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Rapid evolution of genetic and phenotypic divergence in Atlantic salmon following the colonisation of two new branches of a watercourse

Jensen, ArneJohan, Hansen, LarsPetter, Johnsen, BjørnOve, Karlsson, Sten
Genetics, selection, evolution 2017 v.49 no.1 pp. 22
Salmo salar, climate change, evolution, fish, fish communities, fish ladders, genetic analysis, genetic variation, habitats, hybridization, life history, loci, phenotype, phenotypic plasticity, rivers, single nucleotide polymorphism, spawning, sympatry, watersheds, Norway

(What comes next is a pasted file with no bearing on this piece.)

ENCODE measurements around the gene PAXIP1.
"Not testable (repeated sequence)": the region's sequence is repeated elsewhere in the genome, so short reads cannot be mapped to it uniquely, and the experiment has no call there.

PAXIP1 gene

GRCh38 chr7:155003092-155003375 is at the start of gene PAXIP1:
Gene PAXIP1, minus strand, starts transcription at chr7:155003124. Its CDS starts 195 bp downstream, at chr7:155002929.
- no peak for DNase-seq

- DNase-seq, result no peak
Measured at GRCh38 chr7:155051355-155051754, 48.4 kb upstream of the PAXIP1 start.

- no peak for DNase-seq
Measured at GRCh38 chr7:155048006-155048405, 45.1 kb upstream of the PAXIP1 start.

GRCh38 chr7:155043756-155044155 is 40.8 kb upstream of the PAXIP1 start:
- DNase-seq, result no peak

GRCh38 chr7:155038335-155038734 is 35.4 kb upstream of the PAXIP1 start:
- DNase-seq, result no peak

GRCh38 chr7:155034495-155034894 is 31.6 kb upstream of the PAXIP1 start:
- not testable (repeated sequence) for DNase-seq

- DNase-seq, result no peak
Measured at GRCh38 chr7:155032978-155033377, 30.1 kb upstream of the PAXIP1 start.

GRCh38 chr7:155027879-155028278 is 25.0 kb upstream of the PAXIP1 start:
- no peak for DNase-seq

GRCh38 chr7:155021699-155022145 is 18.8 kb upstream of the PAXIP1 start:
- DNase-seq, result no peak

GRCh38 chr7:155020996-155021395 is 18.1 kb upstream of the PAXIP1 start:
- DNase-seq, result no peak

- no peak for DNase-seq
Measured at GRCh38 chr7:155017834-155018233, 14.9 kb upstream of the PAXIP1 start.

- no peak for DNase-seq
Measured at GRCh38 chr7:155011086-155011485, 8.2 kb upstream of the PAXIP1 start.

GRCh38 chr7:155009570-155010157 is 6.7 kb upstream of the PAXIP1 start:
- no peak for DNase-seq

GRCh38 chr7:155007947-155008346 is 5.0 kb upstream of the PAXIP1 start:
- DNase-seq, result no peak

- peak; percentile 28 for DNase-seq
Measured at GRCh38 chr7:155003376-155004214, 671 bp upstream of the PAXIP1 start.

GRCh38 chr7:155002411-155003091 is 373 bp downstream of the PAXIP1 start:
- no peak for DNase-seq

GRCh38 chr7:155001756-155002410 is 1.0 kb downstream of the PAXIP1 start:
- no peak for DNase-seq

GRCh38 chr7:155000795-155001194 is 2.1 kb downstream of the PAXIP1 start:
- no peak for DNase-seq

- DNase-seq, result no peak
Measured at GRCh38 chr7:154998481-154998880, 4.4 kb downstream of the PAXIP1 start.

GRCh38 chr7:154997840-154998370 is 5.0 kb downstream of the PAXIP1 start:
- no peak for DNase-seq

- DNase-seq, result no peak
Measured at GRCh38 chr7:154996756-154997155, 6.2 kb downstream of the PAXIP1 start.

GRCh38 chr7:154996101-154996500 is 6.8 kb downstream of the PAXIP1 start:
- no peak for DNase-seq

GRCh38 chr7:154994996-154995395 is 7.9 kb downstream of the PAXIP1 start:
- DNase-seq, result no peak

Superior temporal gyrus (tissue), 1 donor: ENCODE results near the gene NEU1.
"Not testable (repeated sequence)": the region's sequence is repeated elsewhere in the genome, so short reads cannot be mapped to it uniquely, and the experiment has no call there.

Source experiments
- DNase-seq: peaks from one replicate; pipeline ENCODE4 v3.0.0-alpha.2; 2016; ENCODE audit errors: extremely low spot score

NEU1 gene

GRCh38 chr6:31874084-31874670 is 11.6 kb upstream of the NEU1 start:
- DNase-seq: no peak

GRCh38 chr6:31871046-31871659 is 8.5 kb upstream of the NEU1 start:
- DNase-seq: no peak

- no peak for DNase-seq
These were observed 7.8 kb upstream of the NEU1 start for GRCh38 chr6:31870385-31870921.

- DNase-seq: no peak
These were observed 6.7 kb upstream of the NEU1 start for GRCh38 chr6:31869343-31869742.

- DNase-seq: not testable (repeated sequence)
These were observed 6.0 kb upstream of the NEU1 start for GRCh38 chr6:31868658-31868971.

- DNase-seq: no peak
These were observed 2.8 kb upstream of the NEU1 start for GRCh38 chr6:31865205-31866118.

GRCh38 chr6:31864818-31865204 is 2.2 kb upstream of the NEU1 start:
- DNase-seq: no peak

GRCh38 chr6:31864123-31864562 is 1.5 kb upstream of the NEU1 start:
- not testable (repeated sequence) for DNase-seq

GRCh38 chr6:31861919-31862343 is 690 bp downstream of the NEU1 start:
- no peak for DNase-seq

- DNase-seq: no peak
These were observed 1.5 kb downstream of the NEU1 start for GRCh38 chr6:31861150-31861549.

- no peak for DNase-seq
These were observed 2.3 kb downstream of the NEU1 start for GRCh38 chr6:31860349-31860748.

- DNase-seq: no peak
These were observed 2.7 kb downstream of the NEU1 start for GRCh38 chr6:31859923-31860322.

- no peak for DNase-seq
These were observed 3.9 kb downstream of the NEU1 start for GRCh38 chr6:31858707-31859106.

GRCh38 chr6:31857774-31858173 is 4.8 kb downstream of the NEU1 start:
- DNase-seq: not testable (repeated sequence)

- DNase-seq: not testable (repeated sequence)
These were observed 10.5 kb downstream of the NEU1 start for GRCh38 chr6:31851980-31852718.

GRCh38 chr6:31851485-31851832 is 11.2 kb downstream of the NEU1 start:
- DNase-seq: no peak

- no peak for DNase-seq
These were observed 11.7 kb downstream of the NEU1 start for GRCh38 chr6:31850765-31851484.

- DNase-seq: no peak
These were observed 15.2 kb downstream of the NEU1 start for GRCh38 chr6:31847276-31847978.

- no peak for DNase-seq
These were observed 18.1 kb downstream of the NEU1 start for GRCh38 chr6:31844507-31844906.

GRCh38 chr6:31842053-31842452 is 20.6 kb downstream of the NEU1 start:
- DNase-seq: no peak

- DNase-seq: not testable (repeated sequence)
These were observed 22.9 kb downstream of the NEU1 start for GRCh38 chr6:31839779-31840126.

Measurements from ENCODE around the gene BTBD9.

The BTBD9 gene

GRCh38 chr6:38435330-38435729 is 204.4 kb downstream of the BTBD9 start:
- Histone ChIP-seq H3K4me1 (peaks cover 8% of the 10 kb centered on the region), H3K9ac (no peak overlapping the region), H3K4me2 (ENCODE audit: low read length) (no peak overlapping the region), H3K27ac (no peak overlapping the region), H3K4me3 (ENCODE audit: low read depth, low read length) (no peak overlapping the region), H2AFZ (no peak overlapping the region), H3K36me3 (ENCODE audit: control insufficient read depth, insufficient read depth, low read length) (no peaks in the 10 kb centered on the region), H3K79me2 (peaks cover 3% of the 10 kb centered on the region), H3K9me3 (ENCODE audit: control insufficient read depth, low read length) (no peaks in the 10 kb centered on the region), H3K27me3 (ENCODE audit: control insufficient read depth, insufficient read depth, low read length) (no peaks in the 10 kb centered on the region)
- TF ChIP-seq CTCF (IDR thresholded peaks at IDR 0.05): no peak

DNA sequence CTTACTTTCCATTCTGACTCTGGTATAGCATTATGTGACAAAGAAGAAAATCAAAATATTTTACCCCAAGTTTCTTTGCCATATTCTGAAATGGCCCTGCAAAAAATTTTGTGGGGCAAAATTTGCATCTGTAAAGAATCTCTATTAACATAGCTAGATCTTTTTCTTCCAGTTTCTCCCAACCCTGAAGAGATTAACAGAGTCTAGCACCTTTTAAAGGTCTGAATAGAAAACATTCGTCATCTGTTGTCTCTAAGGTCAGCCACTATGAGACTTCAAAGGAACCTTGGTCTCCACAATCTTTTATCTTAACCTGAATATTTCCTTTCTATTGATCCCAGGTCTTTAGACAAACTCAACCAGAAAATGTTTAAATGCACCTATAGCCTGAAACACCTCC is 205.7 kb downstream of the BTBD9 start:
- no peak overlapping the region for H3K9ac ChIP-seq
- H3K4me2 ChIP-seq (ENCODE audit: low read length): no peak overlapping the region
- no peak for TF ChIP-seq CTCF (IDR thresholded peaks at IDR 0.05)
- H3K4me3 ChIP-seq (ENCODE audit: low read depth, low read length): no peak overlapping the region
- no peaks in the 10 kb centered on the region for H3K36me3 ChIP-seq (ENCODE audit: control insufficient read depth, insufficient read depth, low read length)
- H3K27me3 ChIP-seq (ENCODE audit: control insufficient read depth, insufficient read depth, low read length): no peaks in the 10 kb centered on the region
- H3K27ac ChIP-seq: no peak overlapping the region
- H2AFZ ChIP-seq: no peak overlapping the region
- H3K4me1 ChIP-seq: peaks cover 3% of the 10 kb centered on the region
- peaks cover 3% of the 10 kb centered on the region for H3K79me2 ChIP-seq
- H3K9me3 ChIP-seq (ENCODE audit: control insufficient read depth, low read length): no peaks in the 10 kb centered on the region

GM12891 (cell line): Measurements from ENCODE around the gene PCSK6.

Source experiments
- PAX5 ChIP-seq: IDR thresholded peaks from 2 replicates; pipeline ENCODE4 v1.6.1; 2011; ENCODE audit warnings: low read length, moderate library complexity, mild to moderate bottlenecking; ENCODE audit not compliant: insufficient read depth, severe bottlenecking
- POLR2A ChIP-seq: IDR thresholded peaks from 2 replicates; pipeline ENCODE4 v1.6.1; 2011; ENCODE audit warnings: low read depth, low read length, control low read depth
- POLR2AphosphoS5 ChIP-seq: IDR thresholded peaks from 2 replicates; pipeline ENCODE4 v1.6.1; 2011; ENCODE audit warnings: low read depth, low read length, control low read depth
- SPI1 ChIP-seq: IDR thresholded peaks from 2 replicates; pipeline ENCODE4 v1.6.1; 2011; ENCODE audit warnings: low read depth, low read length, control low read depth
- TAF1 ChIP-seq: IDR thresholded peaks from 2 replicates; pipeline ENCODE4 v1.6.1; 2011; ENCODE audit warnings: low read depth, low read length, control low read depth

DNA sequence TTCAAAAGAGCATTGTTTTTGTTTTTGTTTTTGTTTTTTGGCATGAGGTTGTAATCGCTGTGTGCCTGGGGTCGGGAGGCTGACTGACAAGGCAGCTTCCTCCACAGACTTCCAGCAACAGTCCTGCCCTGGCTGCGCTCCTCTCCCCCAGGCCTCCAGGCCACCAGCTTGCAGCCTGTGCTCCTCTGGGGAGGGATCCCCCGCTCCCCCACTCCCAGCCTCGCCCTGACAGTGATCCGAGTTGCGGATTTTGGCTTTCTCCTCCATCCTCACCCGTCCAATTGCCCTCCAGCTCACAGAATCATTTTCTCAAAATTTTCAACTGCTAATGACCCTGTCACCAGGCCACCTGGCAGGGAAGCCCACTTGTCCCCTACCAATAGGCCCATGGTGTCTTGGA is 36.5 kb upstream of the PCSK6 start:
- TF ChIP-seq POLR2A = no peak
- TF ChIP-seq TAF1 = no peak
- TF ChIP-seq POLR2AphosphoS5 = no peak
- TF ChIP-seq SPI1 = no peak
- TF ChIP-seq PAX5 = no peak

BACKGROUND: Selection acts strongly on individuals that colonise a habitat and have phenotypic traits that deviate from the local optima. Our objective was to investigate the evolutionary rates in Atlantic salmon (Salmo salar) in a river system (the Vefsna watershed in Norway), fewer than 15 generations after colonisation of two new branches of the watercourse for spawning, which were made available by construction of fish ladders in 1889. METHODS: Differences in age and size were analysed using scale samples collected by anglers. Age and size of recaptures from a tagging experiment were compared between the three branches. Furthermore, genetic analyses of scale samples collected in the three river branches during two periods were performed to evaluate whether observed differences evolved by genetic divergence over this short period, or were the result of phenotypic plasticity. RESULTS: We demonstrate that evolution can be rapid when fish populations are subjected to strong selection, in spite of sympatry with their ancestral group, no physical barriers to hybridisation, and natal homing as the only reproductive isolating barrier. After fewer than 15 generations, there was evidence of genetic isolation between the two branches based on genetic variation at 96 single nucleotide polymorphism loci, and significant differences in several life history traits, including size and age at maturity. Selection against large size at maturity appears to have occurred, since large individuals were reluctant to ascend the branch with less abundant water. The estimated evolutionary rate of change in life history traits is within the upper 3 to 7% reported in other fish studies on microevolutionary rates. CONCLUSIONS: These findings suggest that with sufficient genetic diversity, Atlantic salmon can rapidly colonise and evolve to new accessible habitats. This has profound implications for conservation and restoration of populations and habitats in order to meet evolutionary challenges, including alterations in water regime, whether altered by climate change or anthropogenic factors.